Aging Parents and Hospital Admission for Observations

When your parents go to the hospital and need to stay over night or longer, be sure the medical staff admits them as official patients and not for observation (which means that technically they are not admitted at all).

People hospitalized for observation do not qualify for Medicare’s skilled nursing care benefit after leaving the hospital, and they will have much higher out-of-pocket costs because many Medicare benefits require formal admission as an inpatient to a hospital, not a stay for observation, which is more like outpatient status.

Much has been written recently about this situation. Brown University gerontologists published their findings in the June 2012 Health Affairs (abstract), explaining that the number of observations rose 34% when compared to standard hospital admissions in 2007-2009. The study analyzed a huge amount of data — the Medicare claims of 29 million individuals between 2007 and 2009.

A report on the study in the June 4, 2012 Kaiser Health News, Study: Hospital Observations Stays Increase 25 Percent in Three Years, points out how researchers also found that patients under observation stayed in the hospital longer than admitted patients — some “observed” for longer than three days.

Interesting Quote from the Kaiser Article                

The researchers also suggested that hospitals may be motivated to put patients in observation care since they would not be counted as a readmission if they returned to the hospital. New Medicare rules that take effect later this year will penalize hospitals for patients who are readmitted within 30 days.

Paula Span’s New York Times article, In the Hospital, but Not Really a Patient, offers a lot more information about this situation, and she also points out that hospitals are not required to tell patients how they classify a hospital stay, so it is up to the patient and family members, especially adult children, to clarify the situation.

This document, Are You and Inpatient or an Outpatient? (downloadable PDF) explains the differences between inpatient and outpatient standing, and includes information about observation hospital status.

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3 thoughts on “Aging Parents and Hospital Admission for Observations

  1. Very good point you make here and I am glad you raised the subject. I’d like to add one point though. You state, “People hospitalized for observation do not qualify for Medicare’s skilled nursing care benefit after leaving the hospital,” If you are talking about skilled nursing care as part of home health services covered by Medicare this is partially correct. Requirements for skilled nursing care, physical therapy, occupational therapy, speech therapy, and/or a social worker through a home health agency are three-fold. The patient must meet home bound status, must have had a significant change in medical condition (with, or without admission to the hospital), and services must be ordered by a medical provider. All three criteria must be met.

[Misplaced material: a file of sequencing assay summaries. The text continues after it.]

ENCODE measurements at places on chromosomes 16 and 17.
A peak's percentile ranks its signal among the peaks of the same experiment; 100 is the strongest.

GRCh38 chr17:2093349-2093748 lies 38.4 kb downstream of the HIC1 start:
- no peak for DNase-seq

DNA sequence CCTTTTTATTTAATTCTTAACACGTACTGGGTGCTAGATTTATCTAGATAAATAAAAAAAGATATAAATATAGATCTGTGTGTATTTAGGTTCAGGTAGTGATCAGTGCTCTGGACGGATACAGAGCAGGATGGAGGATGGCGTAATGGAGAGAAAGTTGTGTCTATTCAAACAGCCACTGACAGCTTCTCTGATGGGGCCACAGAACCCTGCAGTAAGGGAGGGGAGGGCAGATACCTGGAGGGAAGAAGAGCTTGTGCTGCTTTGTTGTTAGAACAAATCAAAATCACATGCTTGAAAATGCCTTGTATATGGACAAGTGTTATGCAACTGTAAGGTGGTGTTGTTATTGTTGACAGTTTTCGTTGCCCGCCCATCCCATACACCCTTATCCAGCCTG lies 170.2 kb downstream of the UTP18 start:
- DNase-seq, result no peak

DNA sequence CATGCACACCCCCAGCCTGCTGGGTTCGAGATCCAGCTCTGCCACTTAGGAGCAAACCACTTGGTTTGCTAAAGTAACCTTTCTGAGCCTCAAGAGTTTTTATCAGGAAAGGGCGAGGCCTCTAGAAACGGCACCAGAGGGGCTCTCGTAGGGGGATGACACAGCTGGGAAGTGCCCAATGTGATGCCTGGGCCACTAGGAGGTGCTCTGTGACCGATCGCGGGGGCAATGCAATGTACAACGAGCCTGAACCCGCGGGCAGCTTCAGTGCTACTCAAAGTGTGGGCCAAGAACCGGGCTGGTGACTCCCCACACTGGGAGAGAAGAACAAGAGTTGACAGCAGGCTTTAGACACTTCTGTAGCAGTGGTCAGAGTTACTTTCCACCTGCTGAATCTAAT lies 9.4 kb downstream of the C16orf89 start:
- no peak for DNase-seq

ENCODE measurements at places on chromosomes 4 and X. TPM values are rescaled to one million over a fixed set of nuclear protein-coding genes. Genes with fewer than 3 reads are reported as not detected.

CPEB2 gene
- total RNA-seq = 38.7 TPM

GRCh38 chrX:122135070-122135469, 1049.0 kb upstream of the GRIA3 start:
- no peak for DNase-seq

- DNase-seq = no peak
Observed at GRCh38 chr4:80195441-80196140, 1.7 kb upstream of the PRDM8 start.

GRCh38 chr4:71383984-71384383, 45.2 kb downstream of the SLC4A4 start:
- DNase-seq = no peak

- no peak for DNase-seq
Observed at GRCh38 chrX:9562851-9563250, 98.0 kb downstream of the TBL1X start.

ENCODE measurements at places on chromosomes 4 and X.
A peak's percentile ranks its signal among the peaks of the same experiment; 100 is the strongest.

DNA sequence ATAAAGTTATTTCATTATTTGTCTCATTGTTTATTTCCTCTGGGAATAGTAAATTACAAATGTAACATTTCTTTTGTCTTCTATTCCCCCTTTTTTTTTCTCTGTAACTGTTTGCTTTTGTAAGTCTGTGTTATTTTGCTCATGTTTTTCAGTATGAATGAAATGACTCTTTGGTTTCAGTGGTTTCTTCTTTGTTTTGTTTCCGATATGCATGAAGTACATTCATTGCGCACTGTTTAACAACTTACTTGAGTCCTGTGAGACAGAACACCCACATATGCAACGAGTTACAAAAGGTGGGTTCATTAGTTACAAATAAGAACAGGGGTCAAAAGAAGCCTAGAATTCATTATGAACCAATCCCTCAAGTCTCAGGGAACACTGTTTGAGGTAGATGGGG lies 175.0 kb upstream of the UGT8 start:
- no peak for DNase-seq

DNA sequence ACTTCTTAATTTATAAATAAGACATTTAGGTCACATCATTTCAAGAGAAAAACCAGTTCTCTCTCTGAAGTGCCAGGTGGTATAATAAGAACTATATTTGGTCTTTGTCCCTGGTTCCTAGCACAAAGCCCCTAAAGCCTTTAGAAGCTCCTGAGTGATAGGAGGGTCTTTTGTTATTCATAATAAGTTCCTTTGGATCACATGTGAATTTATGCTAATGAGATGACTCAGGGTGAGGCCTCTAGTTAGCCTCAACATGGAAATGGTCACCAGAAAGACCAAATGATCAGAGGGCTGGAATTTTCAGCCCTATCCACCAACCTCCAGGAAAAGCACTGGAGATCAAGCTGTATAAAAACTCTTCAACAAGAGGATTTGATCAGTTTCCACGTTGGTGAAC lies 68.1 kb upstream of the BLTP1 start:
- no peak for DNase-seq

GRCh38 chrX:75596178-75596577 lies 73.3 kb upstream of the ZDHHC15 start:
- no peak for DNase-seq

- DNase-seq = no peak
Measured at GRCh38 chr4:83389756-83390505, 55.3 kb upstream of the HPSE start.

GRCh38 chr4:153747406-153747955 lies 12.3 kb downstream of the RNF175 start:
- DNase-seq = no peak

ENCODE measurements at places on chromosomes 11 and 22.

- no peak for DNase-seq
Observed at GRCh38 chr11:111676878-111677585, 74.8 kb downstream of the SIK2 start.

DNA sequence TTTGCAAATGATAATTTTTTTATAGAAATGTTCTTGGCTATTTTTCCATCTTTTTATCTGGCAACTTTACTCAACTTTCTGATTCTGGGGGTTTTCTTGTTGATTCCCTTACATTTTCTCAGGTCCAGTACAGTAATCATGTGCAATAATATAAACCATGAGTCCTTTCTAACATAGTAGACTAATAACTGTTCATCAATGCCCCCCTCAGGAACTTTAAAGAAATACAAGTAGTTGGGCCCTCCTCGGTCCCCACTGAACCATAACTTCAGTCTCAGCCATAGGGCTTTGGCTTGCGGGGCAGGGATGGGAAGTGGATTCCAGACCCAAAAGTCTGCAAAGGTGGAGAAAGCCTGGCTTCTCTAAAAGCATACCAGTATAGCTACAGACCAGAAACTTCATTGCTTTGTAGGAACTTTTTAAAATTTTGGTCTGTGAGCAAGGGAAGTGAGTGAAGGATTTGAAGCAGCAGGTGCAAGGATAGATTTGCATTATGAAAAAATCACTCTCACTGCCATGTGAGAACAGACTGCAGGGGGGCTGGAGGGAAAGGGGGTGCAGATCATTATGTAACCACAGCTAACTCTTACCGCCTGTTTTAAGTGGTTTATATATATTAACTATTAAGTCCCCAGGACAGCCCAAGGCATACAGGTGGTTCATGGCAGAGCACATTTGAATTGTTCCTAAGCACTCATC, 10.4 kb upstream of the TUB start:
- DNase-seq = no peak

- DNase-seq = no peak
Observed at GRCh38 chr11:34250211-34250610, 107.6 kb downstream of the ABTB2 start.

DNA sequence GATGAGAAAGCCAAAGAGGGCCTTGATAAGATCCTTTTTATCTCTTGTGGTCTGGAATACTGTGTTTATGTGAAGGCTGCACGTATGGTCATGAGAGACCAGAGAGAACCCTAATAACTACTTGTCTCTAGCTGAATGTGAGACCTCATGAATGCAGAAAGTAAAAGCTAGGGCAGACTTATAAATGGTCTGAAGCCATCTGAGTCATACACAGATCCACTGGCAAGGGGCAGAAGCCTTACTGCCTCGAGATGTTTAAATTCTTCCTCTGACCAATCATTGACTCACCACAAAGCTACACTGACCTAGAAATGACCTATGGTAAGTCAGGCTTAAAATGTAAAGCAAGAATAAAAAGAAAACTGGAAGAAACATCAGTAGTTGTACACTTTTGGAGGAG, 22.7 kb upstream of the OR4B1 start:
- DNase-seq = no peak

If you have further questions on this subject call the director or administrator of a home health agency for clarification. As a long-term administrator in home health I have found that the factor involving home bound status is the largest barrier to patients being eligible for home health services paid for by Medicare.

    Thank you for providing such valuable information.


    • Thanks for expanding on this topic and providing more information about home care. I appreciate your additional details.

      In my post I was I was addressing the topic in a bit more narrow fashion. If Medicare is to pay the fees resulting from admission to a skilled nursing facility (SNF), a patient must be officially admitted to the hospital for three days — but not for observation — prior to release to the SNF.


      • Yes, you are correct about the differentiation for a SNF. I’m sorry if I jumped in without thinking of that. After 16 years as a director and administrator of home health care I tend to be rather focused in on that rather than thinking of other skilled care such as SNFs.

        Keep up the great info. Your posts are very valuable.


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